of the anonymous object. All coextensions of an object [(which have not
thus been transfered by such an initialization)] are finalized when the
object is finalized (see 7.6.1
Ramification: The rules of access discriminants
are such that when the space for an object with a coextension is reclaimed,
the space for the coextensions can be reclaimed. Hence, there is implementation
advice (see 13.11) that an object and its coextensions all be allocated
from the same storage pool (or stack frame, in the case of a declared
Within a return statement, the accessibility level of the anonymous access
type of an access result is that of the master of the call.
The accessibility level of a view of an object or subprogram designated
by an access value is the same as that of the access type.
This rule applies even when no dereference exists, for example when an
access value is passed as an access parameter. This rule ensures that
implementations are not required to include dynamic accessibility values
with all access values.
The accessibility level of a component, protected
subprogram, or entry of (a view of) a composite object is the same as
that of (the view of) the composite object.
means that constructs like parenthesized expressions, qualified_expressions,
are ignored for the purposes of calculating accessibility levels, determining
the master of a function call, and so on.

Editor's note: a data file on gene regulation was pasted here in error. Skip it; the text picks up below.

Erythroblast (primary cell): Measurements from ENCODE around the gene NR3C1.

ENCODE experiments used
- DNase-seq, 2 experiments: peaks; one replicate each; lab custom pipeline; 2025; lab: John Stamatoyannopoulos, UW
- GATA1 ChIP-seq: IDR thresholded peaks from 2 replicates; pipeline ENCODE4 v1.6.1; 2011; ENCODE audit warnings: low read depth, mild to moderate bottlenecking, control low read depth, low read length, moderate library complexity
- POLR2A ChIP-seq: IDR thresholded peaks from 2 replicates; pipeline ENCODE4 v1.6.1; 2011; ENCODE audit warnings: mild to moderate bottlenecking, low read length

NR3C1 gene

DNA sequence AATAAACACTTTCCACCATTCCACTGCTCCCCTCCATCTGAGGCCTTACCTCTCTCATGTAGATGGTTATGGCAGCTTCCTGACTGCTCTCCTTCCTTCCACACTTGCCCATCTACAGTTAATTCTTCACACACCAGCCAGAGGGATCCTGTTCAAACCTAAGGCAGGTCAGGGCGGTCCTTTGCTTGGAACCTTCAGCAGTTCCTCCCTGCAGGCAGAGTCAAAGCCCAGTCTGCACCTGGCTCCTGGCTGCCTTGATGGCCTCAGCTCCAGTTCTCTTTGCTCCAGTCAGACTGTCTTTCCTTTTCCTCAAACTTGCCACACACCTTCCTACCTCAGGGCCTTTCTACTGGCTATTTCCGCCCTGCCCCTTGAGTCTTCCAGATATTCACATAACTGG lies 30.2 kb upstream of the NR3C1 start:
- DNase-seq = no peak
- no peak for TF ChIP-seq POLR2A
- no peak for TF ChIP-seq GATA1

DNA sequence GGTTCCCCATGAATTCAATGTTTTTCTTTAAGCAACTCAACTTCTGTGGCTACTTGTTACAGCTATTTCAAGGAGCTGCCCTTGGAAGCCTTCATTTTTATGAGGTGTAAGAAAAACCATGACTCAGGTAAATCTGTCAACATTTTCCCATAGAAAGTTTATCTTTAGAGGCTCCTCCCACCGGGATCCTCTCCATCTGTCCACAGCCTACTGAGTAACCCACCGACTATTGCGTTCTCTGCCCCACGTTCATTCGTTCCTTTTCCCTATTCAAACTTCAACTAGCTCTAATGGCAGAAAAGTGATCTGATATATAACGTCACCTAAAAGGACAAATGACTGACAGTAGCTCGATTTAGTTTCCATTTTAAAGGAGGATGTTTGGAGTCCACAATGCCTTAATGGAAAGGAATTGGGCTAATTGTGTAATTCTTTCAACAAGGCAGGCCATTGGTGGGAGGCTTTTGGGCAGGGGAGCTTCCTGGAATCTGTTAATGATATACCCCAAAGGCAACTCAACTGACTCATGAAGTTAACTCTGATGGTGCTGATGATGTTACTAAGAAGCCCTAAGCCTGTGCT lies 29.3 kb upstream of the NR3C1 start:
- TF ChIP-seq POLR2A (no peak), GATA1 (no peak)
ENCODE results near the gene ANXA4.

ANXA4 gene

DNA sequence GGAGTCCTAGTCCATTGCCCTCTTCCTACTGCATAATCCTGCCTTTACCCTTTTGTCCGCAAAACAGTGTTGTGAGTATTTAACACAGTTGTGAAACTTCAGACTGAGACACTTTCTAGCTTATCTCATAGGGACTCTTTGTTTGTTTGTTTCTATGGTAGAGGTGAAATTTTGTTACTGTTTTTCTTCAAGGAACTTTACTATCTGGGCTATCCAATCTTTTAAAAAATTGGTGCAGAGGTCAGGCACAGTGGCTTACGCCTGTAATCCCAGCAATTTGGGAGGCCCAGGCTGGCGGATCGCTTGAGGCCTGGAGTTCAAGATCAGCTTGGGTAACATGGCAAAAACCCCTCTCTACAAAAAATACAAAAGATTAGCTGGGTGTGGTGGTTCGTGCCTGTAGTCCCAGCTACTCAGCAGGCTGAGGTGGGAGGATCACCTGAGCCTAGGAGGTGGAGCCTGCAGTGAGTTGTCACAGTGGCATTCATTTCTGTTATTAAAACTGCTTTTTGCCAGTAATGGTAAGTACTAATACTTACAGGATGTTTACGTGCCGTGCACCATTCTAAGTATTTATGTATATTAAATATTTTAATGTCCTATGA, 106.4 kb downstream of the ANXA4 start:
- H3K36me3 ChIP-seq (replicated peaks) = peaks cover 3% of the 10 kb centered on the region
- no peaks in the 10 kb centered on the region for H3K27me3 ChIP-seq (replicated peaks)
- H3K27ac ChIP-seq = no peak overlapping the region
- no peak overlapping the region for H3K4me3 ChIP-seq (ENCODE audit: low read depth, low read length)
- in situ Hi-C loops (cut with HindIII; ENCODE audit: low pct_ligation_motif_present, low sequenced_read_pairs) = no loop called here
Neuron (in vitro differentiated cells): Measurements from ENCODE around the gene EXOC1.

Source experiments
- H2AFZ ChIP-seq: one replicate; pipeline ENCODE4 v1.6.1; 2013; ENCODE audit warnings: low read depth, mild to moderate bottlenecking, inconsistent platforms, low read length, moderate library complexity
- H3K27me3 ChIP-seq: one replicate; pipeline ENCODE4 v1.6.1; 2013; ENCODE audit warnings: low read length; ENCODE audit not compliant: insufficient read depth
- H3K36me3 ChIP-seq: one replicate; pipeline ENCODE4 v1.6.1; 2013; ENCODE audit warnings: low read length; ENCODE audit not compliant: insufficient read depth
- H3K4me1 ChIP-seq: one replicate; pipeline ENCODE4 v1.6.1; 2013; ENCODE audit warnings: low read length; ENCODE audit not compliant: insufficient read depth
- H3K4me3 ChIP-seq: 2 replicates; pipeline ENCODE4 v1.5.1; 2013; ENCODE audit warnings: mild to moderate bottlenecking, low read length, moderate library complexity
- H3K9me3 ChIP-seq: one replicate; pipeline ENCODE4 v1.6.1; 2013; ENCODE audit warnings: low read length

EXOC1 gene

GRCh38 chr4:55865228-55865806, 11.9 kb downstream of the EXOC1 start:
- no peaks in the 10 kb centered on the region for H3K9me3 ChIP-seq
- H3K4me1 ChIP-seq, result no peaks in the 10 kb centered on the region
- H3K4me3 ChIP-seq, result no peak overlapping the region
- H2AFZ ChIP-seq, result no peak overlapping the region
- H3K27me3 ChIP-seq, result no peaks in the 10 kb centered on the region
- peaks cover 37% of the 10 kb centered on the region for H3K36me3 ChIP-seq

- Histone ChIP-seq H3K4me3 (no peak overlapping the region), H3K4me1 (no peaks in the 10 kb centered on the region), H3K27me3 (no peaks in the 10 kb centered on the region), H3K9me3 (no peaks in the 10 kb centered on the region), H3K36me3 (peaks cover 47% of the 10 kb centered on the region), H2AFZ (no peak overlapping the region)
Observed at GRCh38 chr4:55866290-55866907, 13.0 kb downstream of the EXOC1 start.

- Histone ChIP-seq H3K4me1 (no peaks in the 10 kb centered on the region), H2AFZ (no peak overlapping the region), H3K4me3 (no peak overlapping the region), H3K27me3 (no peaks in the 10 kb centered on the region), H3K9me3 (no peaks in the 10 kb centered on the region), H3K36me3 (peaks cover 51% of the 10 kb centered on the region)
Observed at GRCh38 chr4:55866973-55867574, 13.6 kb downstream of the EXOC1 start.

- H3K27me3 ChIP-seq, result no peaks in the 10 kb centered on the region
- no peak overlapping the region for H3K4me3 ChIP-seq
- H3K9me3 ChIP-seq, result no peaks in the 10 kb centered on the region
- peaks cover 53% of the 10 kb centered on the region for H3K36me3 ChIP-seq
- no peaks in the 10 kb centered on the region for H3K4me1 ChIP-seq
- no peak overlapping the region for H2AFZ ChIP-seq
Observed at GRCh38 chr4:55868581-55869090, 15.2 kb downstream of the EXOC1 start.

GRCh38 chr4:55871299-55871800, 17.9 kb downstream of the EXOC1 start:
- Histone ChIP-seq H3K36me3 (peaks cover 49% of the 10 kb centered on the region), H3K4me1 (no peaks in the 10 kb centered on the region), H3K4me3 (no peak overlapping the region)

accessibility level is defined to be statically deeper
in the following cases:
For a master that is statically nested within another
master, the accessibility level of the inner master is statically deeper
than that of the outer master.
To be honest: Strictly speaking, this
should talk about the constructs (such as subprogram_bodies)
being statically nested within one another; the masters are really the
executions of those constructs.
To be honest: If a given accessibility
level is statically deeper than another, then each level defined to be
the same as the given level is statically deeper than each level defined
to be the same as the other level.
The accessibility level of the anonymous access type of an access parameter
specifying an access-to-subprogram type is statically deeper than that
of any master; all such anonymous access types have this same level.
Ramification: This rule means that it
is illegal to convert an access parameter specifying an access to subprogram
to a named access to subprogram type, but it is allowed to pass such
an access parameter to another access parameter (the implicit conversion's
accessibility will succeed).
The statically deeper relationship does not apply to the accessibility
level of the anonymous type of an access parameter specifying an access-to-object
type nor does it apply to a descendant of a generic formal type; that
is, such an accessibility level is not considered to be statically deeper,
nor statically shallower, than any other.
The statically deeper relationship does not apply to the accessibility
level of the type of a stand-alone object of an anonymous access-to-object
type; that is, such an accessibility level is not considered to be statically
deeper, nor statically shallower, than any other.
Ramification: In these cases, we use
dynamic accessibility checks.
Inside a return statement that applies to a function
or generic function